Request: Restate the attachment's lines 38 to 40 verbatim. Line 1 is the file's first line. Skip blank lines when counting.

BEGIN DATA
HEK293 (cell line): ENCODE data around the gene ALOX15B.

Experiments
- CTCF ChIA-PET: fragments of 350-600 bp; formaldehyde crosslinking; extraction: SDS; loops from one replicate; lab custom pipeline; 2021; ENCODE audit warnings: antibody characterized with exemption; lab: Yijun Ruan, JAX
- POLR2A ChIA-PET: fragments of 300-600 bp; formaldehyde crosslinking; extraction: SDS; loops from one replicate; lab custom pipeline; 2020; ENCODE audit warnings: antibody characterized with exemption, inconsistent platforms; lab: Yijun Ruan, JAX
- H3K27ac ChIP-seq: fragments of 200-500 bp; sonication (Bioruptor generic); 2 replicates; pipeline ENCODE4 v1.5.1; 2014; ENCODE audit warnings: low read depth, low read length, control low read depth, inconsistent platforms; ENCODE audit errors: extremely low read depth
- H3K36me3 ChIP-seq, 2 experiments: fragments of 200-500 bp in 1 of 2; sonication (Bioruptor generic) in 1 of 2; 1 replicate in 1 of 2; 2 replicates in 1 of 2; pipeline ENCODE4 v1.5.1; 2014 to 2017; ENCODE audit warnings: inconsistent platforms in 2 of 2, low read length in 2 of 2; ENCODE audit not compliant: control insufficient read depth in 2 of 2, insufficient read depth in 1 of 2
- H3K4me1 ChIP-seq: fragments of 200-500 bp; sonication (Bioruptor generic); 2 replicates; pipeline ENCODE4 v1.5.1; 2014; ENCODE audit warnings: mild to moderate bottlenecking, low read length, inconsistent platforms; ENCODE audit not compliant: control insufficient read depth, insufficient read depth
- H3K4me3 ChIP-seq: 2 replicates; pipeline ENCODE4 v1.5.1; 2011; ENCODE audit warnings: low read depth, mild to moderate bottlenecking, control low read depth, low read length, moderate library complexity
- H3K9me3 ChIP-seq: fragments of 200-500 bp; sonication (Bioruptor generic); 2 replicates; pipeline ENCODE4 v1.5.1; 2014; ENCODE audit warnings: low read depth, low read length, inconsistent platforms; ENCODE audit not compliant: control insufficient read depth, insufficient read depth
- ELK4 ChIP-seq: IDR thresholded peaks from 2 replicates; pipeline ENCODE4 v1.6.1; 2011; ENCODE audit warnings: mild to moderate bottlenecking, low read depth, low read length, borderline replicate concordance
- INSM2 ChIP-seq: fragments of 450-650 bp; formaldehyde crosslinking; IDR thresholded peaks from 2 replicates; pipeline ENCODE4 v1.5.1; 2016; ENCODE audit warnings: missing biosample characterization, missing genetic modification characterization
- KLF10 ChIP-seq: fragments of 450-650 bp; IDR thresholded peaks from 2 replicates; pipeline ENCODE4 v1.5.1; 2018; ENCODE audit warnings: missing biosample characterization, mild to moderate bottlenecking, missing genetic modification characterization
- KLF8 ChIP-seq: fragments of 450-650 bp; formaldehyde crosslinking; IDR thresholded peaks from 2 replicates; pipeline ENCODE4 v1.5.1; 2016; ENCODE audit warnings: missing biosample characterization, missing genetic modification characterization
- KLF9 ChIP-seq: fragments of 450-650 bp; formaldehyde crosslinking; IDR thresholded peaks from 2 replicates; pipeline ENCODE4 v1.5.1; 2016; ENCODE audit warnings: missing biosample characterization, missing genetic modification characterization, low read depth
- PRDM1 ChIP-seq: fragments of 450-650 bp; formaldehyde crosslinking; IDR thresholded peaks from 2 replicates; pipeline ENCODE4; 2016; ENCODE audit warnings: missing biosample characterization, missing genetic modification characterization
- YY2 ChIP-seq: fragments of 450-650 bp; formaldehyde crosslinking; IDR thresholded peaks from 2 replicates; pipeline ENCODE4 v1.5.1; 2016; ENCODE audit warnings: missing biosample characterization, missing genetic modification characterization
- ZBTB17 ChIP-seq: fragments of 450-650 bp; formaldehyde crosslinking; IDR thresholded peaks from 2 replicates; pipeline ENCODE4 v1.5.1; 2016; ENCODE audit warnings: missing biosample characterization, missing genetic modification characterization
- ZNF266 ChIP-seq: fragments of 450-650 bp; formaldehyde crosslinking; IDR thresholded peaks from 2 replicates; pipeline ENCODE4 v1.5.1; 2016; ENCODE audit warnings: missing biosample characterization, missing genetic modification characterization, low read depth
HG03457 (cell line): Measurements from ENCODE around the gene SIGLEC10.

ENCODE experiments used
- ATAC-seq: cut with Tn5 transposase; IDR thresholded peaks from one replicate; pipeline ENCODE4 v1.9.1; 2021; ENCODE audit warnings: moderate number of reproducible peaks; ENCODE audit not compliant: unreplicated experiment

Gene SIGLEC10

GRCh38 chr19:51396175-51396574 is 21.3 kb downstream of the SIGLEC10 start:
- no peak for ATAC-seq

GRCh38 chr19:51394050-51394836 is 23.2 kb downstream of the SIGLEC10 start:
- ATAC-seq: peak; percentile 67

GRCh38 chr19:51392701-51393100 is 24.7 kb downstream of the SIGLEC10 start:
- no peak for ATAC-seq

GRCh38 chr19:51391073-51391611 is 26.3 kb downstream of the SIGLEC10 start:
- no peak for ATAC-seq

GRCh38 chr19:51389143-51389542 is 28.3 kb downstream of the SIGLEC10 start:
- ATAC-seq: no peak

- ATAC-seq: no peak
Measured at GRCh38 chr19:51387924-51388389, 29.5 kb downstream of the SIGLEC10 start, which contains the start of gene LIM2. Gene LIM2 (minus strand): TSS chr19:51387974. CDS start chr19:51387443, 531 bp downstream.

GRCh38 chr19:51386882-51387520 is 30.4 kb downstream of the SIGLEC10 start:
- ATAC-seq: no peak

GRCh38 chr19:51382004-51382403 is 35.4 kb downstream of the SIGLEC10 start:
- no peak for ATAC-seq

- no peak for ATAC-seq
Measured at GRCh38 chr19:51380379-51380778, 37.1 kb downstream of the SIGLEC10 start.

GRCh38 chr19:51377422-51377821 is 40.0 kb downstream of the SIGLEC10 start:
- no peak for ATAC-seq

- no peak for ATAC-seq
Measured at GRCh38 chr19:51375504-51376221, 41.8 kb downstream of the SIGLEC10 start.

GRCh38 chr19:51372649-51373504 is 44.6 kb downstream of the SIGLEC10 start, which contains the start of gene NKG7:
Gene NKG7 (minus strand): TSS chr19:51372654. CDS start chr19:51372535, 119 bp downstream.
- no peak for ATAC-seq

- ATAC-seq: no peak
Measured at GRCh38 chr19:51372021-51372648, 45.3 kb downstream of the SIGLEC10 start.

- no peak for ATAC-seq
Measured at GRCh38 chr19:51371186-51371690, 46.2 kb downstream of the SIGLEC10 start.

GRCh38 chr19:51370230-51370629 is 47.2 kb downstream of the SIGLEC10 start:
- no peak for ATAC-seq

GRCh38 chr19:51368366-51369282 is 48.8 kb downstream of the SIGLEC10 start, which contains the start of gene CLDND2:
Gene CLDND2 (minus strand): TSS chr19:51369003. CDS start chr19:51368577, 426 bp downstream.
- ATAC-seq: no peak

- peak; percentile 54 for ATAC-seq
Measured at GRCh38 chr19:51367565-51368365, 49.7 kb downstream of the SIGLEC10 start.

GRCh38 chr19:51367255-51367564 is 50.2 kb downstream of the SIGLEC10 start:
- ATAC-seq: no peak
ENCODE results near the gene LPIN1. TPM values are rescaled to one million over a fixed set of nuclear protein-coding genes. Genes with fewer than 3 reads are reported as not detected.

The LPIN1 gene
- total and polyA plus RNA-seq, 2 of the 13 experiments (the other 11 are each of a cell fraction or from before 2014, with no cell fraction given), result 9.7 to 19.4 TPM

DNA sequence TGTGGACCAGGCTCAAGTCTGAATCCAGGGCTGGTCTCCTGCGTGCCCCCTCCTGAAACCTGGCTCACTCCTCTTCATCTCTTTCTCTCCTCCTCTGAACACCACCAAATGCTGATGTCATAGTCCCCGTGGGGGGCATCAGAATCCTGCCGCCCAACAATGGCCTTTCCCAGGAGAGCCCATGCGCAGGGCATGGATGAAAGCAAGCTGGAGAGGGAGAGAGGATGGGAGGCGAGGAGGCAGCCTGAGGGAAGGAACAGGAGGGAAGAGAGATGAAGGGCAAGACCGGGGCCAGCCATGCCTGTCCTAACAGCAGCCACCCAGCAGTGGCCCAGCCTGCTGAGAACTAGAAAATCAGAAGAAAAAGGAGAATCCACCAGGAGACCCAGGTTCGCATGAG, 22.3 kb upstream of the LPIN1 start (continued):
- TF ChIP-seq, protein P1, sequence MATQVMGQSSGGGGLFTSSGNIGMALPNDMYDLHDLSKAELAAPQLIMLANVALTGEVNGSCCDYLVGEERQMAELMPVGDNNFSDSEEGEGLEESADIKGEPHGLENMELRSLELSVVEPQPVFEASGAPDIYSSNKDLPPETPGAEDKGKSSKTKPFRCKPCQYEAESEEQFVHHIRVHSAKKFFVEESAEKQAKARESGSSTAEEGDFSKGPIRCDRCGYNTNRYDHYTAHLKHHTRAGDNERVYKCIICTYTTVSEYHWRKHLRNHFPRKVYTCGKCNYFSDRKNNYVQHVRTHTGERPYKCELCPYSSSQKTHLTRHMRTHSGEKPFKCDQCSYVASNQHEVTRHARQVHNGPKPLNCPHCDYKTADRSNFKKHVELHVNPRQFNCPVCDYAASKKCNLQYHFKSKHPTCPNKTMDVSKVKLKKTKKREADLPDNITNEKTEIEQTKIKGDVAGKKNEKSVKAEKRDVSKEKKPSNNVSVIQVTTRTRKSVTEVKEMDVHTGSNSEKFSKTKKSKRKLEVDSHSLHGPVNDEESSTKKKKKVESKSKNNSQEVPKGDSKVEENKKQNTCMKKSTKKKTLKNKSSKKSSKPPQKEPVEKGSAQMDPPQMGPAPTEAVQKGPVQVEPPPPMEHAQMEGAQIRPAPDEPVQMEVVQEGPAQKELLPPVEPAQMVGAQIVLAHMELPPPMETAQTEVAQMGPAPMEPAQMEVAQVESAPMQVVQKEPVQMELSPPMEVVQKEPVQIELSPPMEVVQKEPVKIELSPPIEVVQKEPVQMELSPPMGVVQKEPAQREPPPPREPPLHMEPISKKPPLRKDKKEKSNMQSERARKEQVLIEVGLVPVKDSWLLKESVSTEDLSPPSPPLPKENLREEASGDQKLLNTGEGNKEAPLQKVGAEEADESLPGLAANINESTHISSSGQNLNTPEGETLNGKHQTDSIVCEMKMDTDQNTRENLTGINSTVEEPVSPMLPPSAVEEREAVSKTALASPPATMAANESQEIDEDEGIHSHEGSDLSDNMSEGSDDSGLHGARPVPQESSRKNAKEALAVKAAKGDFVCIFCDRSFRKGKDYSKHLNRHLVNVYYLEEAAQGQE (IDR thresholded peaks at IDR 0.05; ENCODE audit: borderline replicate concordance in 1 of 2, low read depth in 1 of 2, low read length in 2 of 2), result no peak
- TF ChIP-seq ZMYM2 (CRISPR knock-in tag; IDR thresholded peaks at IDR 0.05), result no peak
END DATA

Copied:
- no peak for ATAC-seq

- no peak for ATAC-seq
Measured at GRCh38 chr19:51380379-51380778, 37.1 kb downstream of the SIGLEC10 start.